Monday, January 24, 2011

monday basics #2

As a serial under-earner, albeit in remission, this resonated with me and its inherent uncommon sense makes it this Monday's nugget(s).

The characteristics of the typical underearner, as outlined by The 99percent, channeling Barbara Stanny

Underearners have a high tolerance for low pay.
Underearners consistently accept low-paying jobs or jobs that pay less than they need, usually for the “freedom” it gives them.

Underearners are willing to work for free.
Underearners regularly give away their time, knowledge, and skills for nothing. They’ll work at no charge without thinking twice. Most of the time, it’s so ingrained, they aren’t even conscious they’re doing it.

Underearners are lousy negotiators.
Underearners are reluctant to ask for more, whether it’s to increase their fees or to request a raise. For some, it actually never crosses their minds to ask.

Underearners practice reverse snobbery.
Most of us harbor all kinds of distorted perceptions about money. Underearners, however, tend to have a particularly negative attitude, particularly toward people who have it. Many will tell you they don’t like the rich.

Underearners believe in the nobility of poverty.
At the same time underearners are spurning the wealthy, they are singing their own praises for surviving on so little. Many of them take great pride in barely eking out a living, as if it’s more noble and respectable to be one of the poor. Not only are people with money bad, they think, but so is money itself.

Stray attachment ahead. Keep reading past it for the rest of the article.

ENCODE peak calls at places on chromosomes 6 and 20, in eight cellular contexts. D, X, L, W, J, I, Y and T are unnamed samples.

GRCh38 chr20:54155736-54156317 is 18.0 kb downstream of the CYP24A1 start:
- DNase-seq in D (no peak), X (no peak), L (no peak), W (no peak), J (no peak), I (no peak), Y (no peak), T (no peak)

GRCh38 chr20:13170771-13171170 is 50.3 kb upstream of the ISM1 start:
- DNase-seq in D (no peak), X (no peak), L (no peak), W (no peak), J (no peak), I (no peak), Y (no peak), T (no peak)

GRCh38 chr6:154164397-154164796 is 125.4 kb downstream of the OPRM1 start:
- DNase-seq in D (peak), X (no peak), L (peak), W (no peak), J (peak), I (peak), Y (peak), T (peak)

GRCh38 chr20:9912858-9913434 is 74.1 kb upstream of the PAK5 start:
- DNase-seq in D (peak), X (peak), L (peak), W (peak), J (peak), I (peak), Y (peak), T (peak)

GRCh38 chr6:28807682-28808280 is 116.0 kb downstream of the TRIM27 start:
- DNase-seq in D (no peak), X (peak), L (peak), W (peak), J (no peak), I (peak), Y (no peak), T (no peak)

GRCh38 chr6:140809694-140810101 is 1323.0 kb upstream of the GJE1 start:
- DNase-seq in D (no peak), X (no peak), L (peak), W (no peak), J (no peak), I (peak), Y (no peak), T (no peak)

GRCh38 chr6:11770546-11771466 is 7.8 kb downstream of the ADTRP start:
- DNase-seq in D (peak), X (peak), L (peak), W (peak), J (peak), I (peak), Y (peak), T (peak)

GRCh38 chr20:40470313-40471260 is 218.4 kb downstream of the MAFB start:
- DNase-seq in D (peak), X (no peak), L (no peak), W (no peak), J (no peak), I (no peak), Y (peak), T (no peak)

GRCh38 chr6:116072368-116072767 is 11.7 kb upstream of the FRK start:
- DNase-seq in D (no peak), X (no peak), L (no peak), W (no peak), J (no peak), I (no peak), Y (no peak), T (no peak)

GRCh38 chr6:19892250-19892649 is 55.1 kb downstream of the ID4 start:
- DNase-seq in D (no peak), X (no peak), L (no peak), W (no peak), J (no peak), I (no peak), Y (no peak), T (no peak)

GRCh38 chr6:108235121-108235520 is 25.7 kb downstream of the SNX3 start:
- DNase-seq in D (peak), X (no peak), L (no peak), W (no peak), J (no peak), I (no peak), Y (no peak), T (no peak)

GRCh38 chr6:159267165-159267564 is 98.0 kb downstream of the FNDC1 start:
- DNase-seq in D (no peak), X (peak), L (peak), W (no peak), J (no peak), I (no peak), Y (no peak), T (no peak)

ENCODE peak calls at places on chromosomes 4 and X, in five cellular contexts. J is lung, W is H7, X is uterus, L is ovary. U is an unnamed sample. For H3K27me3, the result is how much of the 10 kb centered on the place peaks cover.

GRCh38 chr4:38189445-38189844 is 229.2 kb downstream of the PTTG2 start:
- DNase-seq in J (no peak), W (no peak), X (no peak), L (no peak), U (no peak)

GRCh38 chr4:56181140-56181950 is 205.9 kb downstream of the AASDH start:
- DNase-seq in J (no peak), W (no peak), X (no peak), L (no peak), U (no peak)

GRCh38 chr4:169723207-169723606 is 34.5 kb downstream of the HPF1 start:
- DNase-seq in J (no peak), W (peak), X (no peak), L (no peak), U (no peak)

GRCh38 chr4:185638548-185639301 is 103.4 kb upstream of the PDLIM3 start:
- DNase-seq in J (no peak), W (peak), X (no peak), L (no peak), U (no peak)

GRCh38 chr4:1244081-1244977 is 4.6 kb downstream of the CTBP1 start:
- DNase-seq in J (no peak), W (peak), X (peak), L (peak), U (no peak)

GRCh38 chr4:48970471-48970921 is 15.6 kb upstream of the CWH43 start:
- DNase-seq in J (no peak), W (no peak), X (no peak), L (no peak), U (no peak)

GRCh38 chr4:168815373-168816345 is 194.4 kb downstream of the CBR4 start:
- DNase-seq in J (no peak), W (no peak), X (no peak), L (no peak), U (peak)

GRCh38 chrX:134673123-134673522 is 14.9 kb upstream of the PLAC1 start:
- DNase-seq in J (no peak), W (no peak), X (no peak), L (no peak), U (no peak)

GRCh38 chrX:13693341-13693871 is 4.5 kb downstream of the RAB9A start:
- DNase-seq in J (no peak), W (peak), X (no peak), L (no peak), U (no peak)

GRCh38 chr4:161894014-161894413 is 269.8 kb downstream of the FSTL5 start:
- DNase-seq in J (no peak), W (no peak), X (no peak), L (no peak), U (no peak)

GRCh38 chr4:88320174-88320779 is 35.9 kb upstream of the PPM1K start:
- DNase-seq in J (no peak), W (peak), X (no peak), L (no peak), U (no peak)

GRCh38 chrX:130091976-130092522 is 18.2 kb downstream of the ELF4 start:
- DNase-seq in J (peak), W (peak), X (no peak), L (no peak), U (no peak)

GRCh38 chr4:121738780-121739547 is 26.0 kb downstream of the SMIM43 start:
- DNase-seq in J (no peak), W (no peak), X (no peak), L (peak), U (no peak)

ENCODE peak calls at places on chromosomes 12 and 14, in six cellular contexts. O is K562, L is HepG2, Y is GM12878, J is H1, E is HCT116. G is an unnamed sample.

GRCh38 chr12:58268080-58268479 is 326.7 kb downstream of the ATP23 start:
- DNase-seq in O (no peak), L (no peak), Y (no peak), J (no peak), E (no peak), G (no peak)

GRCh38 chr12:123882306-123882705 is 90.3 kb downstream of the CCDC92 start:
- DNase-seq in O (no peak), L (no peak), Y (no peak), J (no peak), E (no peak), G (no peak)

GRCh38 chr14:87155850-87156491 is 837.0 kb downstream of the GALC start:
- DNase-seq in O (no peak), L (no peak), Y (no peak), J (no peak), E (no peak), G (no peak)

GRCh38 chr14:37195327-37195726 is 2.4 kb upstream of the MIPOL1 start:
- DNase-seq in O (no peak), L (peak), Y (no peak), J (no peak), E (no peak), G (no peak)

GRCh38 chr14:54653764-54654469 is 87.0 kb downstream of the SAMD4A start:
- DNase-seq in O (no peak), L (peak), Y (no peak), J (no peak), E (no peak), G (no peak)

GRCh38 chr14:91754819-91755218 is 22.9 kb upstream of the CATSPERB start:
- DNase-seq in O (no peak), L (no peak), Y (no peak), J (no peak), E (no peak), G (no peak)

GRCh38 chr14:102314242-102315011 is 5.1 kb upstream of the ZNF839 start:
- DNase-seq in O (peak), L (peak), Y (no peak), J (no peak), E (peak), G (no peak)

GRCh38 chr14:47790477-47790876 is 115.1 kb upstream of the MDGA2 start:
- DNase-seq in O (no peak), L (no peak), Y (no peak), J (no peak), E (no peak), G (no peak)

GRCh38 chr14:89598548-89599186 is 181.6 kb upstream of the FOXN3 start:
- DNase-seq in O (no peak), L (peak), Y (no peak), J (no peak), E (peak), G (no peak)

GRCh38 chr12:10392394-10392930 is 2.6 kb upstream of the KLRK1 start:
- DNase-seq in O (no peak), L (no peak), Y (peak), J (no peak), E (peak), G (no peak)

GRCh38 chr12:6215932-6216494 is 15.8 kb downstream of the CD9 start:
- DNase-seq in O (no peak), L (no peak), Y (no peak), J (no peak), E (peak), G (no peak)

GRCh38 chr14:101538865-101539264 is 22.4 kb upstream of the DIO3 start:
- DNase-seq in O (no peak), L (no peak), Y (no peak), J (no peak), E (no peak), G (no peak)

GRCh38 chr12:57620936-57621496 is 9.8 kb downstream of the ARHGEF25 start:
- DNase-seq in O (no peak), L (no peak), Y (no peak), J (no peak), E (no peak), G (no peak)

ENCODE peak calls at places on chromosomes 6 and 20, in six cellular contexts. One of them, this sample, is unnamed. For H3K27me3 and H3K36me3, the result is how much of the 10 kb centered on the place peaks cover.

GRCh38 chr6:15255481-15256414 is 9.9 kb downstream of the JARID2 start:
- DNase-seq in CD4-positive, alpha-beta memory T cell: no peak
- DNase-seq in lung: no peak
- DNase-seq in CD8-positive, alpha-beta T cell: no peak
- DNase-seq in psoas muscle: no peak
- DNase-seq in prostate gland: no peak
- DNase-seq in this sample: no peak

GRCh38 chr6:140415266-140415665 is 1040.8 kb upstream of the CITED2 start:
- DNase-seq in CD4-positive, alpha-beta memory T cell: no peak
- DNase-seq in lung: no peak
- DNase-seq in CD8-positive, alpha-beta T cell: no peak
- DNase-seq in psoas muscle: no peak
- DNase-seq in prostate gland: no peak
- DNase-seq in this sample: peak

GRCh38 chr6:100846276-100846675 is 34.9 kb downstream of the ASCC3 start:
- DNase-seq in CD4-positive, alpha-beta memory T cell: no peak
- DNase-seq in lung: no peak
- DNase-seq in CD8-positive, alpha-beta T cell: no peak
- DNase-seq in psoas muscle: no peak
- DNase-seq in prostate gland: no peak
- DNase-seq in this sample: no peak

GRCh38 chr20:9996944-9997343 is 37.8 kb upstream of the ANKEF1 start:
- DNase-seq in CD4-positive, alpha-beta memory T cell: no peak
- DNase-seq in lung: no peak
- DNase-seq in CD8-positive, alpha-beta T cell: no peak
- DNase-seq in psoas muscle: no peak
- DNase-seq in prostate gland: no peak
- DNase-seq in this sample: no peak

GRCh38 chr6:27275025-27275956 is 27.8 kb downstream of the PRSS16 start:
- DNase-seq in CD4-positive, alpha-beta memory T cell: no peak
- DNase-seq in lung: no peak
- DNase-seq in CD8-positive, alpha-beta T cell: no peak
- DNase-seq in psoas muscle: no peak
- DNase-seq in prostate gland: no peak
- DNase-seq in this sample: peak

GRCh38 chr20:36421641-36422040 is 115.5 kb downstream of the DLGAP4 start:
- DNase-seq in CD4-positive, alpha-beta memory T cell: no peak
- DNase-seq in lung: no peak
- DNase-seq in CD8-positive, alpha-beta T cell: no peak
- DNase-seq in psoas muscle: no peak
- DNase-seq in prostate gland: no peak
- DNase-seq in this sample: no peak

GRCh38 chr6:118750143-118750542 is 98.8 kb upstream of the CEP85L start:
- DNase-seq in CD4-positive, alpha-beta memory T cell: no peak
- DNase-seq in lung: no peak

Underearners are subtle self-saboteurs.
Underearners unwittingly throw banana peels in their own path in all sorts of ways, like applying for work they’re not qualified for, creating problems with coworkers, procrastinating or leaving projects unfinished, hopping from one job to another, always stopping just short of reaching their goals.

Underearners are unequivocally codependent.
Underearners will sacrifice personal security and private dreams by putting other people’s needs before their own. Their kids, spouse, job, church, and friends all take precedence over their own needs and priorities.

Underearners live in financial chaos.
They are more likely to be in debt, have smaller savings, fewer (if any) investments, and little idea where their money goes. Underearners often go from crisis to crisis, constantly moving money from one account to another, borrowing from Peter to pay Paul, careening hopelessly toward financial disaster.

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